In some cases, government control can be re-established through increased contract oversight, Gordon wrote. "In other cases, agencies may need to in-source work on an accelerated basis through the timely development and execution of a hiring plan timed, if possible, to permit the non-exercise of an option or the termination of that portion of the contract being used to fulfill inherently governmental responsibilities," he said.
The document lists 19 examples of functions closely associated with inherently governmental work that require additional oversight but which are not statutorily prohibited from outsourcing. They include evaluating another contractor's performance, assisting in contract management and any situation that might permit access to confidential business information.
If an agency wants to use a contractor for any of these functions, it must first establish guidelines in the contract regarding specified ranges of acceptable decisions; assign an adequate number of qualified federal employees to administer the work and take steps to mitigate conflicts of interest, the policy letter states.
The guidance also requires greater supervision of "critical" functions, which are defined as jobs in which at least a portion of the work "must be reserved to federal employees in order to ensure the agency has sufficient internal capability to effectively perform and maintain control of its mission and operations."
The policy suggests that agencies conduct pre-award conflict of interest reviews when outsourcing functions that could veer closely into inherently governmental territory. Agencies also would have to ensure that contractors are clearly identified as private sector employees on e-mail and phone systems, office name plates and identification badges.
And, in a significant change for some agencies, OFPP wants contractor personnel physically separated from government personnel at the worksite. When possible, the letter calls for contractors to work off-site.
"The goal is not to make government bigger," Zients said. "It's to make government better."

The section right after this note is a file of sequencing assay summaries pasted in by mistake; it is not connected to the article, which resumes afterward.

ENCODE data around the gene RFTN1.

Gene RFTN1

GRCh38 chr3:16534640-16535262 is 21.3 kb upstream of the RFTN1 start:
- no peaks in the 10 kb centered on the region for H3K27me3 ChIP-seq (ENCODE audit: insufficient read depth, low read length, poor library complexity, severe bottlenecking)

The Professional Services Council, a contractor trade association, praised the guidance.
"Rather than focus on labels that serve only as code words for desired outcomes, the proposed policy offers a solid foundation on which agencies can make practical and necessary decisions about how best to execute their missions by appropriately capitalizing on the total suite of resources available to them," said PSC President Stan Soloway. "We appreciate that the proposed policy letter does not pick winners or losers and is sector neutral when highlighting agency management's responsibilities."
Scott Amey, general counsel for the Project on Government Oversight, a government watchdog group, said "the proposed rule establishes a targeted approach that will better ensure companies with a financial interest are not driving federal policies and programs. However, enforcement of the rule will be difficult because contractors are often performing work that should be reserved for government employees."
The Business Coalition for Fair Competition, a group of 13 national business, taxpayer and free market organizations, called the policy "a mixed bag."
"It will bring to a halt the unjustified government performance or insourcing of commercial activities that we have seen in recent months," said the group's President John Palatiello. "On the other hand, the proposed policy never uses the term 'commercial activities' and does not strike a balance between inherently government and commercial activities."
The guidance, he said, also fails to address activities that should be reserved for contract employees or when a direct conversion to the private sector is appropriate.
OFPP requested public comment by May 31 on dozens of questions related to the policy in 11 areas of interest. They include possible changes to the use of security contractors in combat situations.
The final rule will be adopted in the Federal Acquisition Regulation by late summer or early fall, Gordon said.